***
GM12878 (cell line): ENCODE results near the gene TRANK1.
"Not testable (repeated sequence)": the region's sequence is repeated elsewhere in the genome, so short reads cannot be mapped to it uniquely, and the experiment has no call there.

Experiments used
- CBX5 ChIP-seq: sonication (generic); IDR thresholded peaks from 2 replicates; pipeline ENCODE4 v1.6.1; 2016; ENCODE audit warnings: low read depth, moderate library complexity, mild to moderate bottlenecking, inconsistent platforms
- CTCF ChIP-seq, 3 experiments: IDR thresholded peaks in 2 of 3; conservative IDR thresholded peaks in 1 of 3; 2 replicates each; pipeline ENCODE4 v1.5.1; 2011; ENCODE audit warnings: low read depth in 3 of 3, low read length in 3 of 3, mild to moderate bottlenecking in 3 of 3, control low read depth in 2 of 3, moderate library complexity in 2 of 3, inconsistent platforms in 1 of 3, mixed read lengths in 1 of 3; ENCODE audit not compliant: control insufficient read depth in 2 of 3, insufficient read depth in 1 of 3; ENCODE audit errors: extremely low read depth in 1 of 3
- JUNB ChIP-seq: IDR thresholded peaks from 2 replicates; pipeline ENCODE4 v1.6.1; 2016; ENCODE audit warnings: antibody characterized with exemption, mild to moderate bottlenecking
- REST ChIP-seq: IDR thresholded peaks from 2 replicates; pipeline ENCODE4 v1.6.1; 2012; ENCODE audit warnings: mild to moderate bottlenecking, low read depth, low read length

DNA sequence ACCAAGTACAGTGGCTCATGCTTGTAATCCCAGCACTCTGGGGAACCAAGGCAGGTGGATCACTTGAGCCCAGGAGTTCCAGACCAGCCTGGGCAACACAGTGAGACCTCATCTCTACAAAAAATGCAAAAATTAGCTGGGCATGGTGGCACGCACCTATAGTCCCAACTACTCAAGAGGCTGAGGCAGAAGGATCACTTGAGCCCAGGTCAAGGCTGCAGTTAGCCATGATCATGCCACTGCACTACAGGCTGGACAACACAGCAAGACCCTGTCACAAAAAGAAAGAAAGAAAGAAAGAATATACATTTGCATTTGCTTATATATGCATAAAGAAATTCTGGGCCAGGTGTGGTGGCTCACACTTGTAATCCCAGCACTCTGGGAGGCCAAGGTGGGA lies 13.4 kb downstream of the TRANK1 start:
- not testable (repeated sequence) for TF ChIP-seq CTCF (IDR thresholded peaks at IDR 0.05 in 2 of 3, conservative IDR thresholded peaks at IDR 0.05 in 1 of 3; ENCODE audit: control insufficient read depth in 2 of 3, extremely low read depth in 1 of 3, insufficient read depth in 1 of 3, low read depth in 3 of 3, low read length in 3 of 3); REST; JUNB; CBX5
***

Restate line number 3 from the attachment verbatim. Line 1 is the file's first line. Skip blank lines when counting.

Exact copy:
Experiments used